Editorials from around Ohio
Excerpts of recent editorials of statewide and national interest from Ohio newspapers:
The Toledo Blade, April 8
Exploring the opening of passenger rail service between Toledo and Detroit and Ann Arbor is a valuable exercise, as is shown by the recent remarks of a consultant hired by the Toledo Metropolitan Area Council of Governments and the city of Toledo.
The consultant’s report says that, under certain conditions, there would be a market for passenger rail from Toledo to Detroit-Wayne Metropolitan Airport and from there to Ann Arbor and Detroit.
Alexander Metcalf, president of Transportation Economics & Management Systems, Inc., Frederick, Md. is set to submit a report next month to the city of Toledo and TMACOG, which hired him for $50,000 to study the train concept’s feasibility.
A passenger train link between Toledo and Detroit, the airport, and Ann Arbor would spur travel between our cities and make transportation available to those who don’t have it now.
Mr. Metcalf’s report has a number of sobering conditions.
He said a top speed of 79 mph would allow a train to travel from Toledo to Detroit in 82 minutes. The train would have to fly at 110 mph to cut the trip to 73 minutes — still too long for many if not most motorists, who would then have to take further ground transportation to get to their specific destination.
A 79-mph train could carry 4.25 million passengers a year by 2030. The faster version could attract 5.06 million riders.
A robust rail service going in all directions is the undimmed hope of Toledo. Paying for solid research that enables city and county leaders to continually press the desirability of enhanced rail service is always a sound investment.
The Akron Beacon Journal, April 4
The Earned Income Tax Credit has proved effective in lifting people out of poverty. That especially goes for the federal version, which can route to a working parent with two children and $20,000 a year in taxable income as much as $5,700.
In 2013, Ohio added its own version of the credit, and in the just-enacted transportation budget, the credit has been strengthened.
Unfortunately, they still leave many behind. As Policy Matters Ohio points out, the changes benefit just an additional 1 percent of the state’s lowest income families. That is because the state version remains nonrefundable. It doesn’t result in a refund if the credit exceeds a taxpayer’s income tax liability.
That explains why 95 percent of the poorest Ohioans receive practically nothing from the state credit. Their earnings are too low.
By contrast, the federal version is refundable, meaning the amount of the credit that exceeds the tax liability flows to the taxpayer as a refund. Of the 29 states with their own Earned Income Tax Credit, 25 have refundable credits. Ohio would do well to join them.
The money boosts family finances and encourages more stable households. By one measure, 3 million children escaped poverty in 2016 due to the credit.
A refundable state Earned Income Tax Credit would not be cheap.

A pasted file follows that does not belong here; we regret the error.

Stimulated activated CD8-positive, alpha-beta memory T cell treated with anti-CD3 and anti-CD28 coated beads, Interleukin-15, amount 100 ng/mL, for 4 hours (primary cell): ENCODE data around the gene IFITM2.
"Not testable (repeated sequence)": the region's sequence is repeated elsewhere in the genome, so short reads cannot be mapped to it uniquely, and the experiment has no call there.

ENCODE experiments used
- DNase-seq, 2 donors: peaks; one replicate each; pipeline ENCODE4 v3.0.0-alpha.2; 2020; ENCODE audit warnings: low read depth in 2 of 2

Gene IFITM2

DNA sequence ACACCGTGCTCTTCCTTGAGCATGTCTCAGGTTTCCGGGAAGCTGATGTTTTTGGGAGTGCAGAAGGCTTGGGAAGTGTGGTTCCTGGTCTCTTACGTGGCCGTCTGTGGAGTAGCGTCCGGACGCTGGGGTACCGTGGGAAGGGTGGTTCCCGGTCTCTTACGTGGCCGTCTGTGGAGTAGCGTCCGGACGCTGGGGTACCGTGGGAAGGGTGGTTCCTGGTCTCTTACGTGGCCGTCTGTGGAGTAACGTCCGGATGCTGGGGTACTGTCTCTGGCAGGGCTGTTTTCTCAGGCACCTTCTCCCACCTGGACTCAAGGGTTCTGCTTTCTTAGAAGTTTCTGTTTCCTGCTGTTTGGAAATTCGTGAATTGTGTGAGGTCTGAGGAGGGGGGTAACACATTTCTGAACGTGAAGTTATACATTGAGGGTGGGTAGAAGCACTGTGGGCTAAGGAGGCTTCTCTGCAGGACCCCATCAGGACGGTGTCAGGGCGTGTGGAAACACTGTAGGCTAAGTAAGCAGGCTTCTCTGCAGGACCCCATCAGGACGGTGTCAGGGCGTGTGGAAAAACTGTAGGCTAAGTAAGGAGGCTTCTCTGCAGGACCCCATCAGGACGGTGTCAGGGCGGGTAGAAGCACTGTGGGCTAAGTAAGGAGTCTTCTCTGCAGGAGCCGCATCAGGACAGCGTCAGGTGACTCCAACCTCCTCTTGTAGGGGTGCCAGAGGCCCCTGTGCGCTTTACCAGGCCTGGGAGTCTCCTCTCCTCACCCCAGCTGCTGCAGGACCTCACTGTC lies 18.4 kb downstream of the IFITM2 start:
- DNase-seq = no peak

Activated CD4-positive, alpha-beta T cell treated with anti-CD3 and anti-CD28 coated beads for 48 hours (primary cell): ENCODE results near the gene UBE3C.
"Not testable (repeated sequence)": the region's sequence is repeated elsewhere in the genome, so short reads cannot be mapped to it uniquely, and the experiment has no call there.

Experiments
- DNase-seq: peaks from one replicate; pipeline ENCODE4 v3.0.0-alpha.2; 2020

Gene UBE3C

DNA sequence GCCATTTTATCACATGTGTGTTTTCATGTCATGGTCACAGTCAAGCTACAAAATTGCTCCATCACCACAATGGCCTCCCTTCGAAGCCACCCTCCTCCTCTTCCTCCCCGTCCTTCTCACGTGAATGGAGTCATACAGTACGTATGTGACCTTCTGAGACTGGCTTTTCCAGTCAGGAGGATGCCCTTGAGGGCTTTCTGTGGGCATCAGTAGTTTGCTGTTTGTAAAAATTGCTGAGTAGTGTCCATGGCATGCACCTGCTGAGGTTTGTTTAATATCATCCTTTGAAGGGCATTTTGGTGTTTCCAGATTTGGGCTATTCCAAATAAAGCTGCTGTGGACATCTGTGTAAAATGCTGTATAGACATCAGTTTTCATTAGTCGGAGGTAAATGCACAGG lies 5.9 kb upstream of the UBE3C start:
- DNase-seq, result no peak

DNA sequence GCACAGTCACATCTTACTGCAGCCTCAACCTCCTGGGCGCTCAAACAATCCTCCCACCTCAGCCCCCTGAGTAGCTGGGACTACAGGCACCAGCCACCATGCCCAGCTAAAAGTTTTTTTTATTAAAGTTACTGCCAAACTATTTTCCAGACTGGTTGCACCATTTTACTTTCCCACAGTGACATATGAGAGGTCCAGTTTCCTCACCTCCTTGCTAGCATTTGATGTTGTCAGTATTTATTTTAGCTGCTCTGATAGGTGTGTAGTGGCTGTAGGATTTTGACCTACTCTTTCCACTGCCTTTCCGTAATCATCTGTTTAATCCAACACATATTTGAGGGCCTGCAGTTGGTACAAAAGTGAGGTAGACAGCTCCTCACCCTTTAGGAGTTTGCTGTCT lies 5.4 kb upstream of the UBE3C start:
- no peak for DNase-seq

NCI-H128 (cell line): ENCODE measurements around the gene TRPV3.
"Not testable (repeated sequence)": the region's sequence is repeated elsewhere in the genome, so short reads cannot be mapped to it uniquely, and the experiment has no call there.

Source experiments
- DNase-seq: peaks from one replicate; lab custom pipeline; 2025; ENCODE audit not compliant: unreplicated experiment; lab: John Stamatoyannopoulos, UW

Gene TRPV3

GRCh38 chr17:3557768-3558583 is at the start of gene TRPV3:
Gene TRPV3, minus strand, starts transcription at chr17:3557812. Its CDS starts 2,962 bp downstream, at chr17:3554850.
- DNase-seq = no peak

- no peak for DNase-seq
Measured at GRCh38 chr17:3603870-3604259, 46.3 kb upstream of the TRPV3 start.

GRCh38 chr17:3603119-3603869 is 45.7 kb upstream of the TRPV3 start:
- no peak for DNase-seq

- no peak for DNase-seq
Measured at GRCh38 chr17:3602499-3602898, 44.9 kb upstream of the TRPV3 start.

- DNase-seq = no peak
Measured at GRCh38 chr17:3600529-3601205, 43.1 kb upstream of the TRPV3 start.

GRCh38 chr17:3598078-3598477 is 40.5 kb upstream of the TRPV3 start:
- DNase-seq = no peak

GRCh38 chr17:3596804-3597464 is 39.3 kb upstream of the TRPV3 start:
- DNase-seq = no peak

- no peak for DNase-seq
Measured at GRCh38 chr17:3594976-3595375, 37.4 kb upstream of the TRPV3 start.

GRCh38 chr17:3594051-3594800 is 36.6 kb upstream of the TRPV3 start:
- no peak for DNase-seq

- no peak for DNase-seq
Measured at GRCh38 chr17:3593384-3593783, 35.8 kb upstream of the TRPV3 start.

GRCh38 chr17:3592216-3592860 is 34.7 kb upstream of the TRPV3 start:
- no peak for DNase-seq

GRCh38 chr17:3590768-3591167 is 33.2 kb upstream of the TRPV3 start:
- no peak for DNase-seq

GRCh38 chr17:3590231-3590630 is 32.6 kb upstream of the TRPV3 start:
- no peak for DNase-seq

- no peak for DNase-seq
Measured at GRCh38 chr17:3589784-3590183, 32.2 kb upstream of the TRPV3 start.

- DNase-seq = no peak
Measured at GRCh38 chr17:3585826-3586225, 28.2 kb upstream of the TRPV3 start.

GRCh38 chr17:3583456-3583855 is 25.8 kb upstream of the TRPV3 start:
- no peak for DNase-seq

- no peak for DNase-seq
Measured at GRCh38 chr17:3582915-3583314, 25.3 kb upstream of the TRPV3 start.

Worth bearing in mind is that the state has engineered a business tax break for “pass-through” income that costs $1 billion annually. This is a loophole ripe for unmerited use. The state has yet to show how it delivers for the Ohio economy. So there is a much better way to deploy a portion of that money — to help lift children and their families, expanding opportunity and improving lives.
Sandusky Register, April 3
What a difference a dozen years — and the right man — makes. The proposed federal budget includes $882 million for NASA Glenn Research Center, which includes NASA Plum Brook right here in Sandusky. The man most responsible for the resurgence of our NASA facility is retired Air Force Brig. Gen. David Stringer.
Appointed in 2007, Stringer had a resume to match his status as an American general.
Gen. Stringer was stationed six times overseas for a total of 12 years and supported the 1995 air war over Bosnia as well as the 1999 Kosovo War in the Balkans.
By the time he retired from the Air Force and joined NASA Plum Brook, he was experienced in a way matched by no man, perhaps, and he proved to be a perfect fit.
Stringer fought his own boss, who wanted to close down the Plum Brook Station, and won.
With the help of Friends of NASA Plum Brook, a group of local residents who heard Stringer’s message and carried it far and wide, the Plum Brook Station is recognized today as a one-of-a-kind facility where the rockets that will carry man to Mars will be tested and perfected.
NASA Plum Brook has been a huge part of our local economy for seven decades. Thanks to Gen. Stringer’s efforts, it’s likely to stay that way.
Marietta Times, April 8
Alone among states in the region, Ohio requires car and truck owners to purchase and display license plates on both the rear and front of their vehicles — but not for long.
A bill signed into law last week by Gov. Mike DeWine increases vehicle fuel taxes in Ohio. State taxes will go up to 38.5 cents per gallon of gasoline and 47 cents on diesel fuel.
Included in the measure is a section rescinding the longstanding front license plate requirement. That change had been opposed by some law enforcement officials.
But DeWine’s signature makes the change official.
Eliminating the front plate rule will save the state about $1.4 million a year, it has been estimated.
That brings up the question of whether the state will charge motorists less for their license plates. Providing one plate instead of two is cheaper, obviously. Should the state just keep the $1.4 million or pass savings on to vehicle owners?
It should pass the savings on, of course. It will be interesting to see whether the powers-that-be in Columbus see it that way. It is not normally their tendency, but they should.